Share Growth Leads To Deeper Member Relationships

The cooperative business model allows credit unions to explore counter-cyclical strategies in a challenging economic environment.


Today’s financial landscape has made it more difficult for credit unions to earn a dollar, but they aren’t taking environmental challenges out on their member-owners. Instead, they are developing strategies — such as offering a high-yield deposit product or a patronage dividend — to differentiate themselves from their for-profit competitors.

Credit unions are attracting funds from new and existing members. The average share balance increased 3.8% from $8,595 in June 2010 to $8,923 in June 2011. For the industry, share balances reached $823.2 billion at June 30, 2011. This is an increase of 4.4% over 2010. Regular shares and deposits — the largest component of the share portfolio — grew 10.1%. Money market shares grew 7.6% to reach $186.3 billion. The strength of this component’s growth trend illustrates member preference for liquidity. Share drafts, the final component of core deposits, posted double-digit growth — 10.0% — over June 2010 as members left fee-heavy bank accounts for credit union accounts.

Average Share Balance
Click on graphs for larger image  |  Source: Callahan & Associates' Peer-to-Peer

 Share Portfilio Composition

Click on graphs for larger image  |  Source: Callahan & Associates' Peer-to-Peer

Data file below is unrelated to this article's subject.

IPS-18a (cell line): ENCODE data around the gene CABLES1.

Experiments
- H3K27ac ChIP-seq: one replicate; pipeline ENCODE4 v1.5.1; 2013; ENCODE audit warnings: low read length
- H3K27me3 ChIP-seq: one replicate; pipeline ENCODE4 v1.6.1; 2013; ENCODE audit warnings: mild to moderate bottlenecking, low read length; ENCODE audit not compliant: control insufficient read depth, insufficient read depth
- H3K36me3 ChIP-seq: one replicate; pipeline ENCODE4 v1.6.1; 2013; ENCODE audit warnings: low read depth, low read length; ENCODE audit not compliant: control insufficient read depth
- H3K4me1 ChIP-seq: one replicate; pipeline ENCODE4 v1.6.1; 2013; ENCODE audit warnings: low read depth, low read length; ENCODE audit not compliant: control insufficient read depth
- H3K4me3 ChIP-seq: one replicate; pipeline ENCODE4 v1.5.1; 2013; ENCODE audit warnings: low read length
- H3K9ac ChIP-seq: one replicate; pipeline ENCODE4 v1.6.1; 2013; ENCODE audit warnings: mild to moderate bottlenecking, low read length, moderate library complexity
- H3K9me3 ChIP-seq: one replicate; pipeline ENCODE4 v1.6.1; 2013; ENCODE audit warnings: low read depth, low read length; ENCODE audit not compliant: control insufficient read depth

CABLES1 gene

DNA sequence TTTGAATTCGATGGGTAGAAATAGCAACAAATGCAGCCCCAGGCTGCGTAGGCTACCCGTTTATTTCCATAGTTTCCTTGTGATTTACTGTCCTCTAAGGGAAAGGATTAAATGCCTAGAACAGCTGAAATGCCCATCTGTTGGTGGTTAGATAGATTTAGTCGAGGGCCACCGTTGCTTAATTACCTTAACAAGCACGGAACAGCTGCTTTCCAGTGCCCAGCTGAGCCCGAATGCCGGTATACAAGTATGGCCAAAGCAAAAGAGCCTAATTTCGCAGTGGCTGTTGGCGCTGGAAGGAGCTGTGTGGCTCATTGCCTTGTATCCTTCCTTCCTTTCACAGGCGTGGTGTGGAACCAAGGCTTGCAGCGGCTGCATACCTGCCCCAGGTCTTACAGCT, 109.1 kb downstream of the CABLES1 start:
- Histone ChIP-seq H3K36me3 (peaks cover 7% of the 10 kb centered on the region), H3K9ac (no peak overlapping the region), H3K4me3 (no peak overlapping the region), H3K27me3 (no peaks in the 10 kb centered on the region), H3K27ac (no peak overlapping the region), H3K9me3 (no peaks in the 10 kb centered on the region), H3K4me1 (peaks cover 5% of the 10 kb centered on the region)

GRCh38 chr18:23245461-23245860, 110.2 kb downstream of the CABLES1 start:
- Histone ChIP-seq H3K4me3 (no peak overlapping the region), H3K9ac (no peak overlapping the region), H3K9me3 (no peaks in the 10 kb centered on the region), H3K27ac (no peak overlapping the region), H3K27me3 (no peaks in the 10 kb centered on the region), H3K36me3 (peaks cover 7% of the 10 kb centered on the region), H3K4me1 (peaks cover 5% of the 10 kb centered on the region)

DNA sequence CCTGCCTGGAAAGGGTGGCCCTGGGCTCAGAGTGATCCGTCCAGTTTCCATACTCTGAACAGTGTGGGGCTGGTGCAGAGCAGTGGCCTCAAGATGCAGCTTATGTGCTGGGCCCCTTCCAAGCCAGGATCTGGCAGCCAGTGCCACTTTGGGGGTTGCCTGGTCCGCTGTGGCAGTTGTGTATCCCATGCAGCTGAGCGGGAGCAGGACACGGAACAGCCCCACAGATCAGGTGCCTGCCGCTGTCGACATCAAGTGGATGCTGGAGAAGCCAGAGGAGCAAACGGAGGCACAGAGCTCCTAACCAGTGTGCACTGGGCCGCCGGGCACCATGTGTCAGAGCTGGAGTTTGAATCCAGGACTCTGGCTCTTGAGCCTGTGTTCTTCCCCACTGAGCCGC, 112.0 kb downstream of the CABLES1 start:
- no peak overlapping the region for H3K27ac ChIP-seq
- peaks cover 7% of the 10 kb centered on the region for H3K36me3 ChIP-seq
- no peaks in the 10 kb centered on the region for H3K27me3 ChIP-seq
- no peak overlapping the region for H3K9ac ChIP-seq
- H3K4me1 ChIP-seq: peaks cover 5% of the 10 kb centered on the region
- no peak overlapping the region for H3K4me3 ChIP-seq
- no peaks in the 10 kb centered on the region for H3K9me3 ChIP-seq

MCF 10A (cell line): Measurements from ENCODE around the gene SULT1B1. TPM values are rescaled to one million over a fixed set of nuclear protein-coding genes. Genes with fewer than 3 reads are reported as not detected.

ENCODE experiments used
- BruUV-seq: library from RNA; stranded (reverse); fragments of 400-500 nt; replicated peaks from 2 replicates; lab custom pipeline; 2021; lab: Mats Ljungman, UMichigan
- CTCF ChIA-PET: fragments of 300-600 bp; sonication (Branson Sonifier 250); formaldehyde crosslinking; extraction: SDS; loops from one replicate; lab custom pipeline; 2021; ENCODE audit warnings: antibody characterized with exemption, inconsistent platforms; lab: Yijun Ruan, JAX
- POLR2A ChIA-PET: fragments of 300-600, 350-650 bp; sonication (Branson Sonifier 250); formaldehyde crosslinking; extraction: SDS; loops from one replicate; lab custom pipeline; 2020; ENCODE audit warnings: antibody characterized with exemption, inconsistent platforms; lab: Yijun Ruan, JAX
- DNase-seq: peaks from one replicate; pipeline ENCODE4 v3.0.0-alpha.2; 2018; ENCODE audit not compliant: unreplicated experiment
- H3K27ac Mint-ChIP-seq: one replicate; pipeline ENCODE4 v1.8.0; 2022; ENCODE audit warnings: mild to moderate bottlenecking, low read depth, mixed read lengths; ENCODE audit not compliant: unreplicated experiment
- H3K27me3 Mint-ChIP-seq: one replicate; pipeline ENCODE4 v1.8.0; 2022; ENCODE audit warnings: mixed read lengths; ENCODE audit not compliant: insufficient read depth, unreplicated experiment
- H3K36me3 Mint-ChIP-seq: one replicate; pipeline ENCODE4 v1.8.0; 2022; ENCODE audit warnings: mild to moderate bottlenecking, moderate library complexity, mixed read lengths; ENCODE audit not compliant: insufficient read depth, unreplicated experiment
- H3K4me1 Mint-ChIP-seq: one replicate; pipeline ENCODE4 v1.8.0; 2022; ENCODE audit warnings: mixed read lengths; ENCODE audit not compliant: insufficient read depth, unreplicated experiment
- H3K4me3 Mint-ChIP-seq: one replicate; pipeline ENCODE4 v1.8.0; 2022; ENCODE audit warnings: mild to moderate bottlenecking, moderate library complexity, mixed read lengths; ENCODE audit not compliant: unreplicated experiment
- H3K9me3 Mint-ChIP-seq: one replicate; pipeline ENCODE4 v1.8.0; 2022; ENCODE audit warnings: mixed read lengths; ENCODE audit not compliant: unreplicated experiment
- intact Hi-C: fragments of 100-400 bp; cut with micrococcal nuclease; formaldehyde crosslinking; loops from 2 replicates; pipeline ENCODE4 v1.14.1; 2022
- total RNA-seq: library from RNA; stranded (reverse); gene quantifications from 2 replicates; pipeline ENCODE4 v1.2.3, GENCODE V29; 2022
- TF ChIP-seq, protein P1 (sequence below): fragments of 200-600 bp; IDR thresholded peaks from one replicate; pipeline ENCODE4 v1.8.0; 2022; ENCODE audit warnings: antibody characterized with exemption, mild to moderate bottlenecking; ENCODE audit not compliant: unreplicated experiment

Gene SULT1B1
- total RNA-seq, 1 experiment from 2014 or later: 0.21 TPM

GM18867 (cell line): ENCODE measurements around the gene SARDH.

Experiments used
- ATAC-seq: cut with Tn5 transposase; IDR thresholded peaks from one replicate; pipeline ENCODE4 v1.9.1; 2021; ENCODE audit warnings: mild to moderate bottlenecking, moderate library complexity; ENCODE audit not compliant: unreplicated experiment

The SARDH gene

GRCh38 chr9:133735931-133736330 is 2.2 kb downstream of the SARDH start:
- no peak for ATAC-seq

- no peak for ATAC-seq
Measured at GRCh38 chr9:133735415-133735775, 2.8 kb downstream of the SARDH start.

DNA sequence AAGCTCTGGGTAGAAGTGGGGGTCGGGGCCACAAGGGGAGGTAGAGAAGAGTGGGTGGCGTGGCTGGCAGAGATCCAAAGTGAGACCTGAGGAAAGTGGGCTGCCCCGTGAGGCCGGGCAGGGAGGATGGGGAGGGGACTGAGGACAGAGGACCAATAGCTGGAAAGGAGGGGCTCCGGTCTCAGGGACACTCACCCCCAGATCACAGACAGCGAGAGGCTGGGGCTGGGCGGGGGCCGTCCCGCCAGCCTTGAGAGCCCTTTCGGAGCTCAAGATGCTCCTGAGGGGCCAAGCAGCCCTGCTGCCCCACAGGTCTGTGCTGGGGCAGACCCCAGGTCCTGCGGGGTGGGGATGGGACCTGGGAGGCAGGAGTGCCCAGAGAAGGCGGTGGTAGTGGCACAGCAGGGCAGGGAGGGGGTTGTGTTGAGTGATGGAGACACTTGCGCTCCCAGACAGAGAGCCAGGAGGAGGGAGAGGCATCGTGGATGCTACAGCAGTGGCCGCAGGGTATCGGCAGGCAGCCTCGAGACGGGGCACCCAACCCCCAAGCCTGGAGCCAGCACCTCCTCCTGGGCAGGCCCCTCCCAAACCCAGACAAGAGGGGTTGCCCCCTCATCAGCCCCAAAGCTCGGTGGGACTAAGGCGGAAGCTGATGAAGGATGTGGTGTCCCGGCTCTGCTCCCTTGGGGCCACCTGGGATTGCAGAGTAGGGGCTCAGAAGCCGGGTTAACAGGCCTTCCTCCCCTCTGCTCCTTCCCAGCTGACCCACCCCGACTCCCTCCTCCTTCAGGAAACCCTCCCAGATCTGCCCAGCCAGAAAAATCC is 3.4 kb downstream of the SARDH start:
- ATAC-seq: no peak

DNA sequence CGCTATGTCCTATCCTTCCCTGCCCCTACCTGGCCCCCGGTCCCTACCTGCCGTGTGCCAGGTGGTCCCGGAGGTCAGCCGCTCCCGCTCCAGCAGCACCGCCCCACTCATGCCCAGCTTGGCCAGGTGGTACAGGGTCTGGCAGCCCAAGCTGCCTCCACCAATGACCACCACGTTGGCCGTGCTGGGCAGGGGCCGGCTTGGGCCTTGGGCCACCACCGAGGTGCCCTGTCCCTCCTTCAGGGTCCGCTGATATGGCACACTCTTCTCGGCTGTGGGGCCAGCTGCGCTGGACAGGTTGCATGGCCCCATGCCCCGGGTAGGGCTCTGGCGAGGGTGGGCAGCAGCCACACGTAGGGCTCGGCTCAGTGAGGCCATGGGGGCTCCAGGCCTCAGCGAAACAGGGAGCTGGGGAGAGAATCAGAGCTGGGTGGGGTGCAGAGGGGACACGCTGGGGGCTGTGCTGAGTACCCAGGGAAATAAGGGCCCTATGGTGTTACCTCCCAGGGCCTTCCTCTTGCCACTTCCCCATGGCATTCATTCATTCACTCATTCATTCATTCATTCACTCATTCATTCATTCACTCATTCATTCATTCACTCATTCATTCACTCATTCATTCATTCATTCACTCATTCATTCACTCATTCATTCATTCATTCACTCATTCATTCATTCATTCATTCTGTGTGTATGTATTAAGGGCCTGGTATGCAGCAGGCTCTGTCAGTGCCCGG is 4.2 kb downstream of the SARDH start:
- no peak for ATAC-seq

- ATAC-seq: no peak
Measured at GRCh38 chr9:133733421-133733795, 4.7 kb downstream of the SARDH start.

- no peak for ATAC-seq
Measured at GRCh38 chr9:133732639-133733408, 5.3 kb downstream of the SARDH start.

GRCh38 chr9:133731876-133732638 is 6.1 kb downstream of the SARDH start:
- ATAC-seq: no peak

More Than Checking

Because of their cooperative design, credit unions can take the long view in their business plans, a fact that is evident in their share strategies. To demonstrate the value of credit union membership, Affinity Plus Federal Credit Union ($1.4B, St. Paul, MN) offers products that reinforce the benefits of cooperative participation and ownership. Its “Better Than Free” checking account waives one courtesy pay fee and foreign ATM fees for high transactors. The account has helped the credit union grow its checking penetration from 39% five years ago to 55% (and growing) now.

High usage for one product is great, but a credit union must entice members to use a variety of products often in order for the credit union to succeed. Member economic participation is, after all, one of the core cooperative principles. So to encourage members to use its products, Affinity Plus created a rewards program in which members earn points for credit union transactions. Refer a friend? That’s a point. Open an account? That’s a point. Write a check or use the Affinity Plus debit card? That’s a point.

Members can then apply those points to waive a fee, adjust loan or deposit pricing, reduce closing costs, and more.

“Members love that they can adjust pricing,” says. Elizabeth Hayes, executive vice president and chief administrative officer for Affinity. “It’s all based on participation. They have to use the credit union to get the points.”




Oct. 10, 2011



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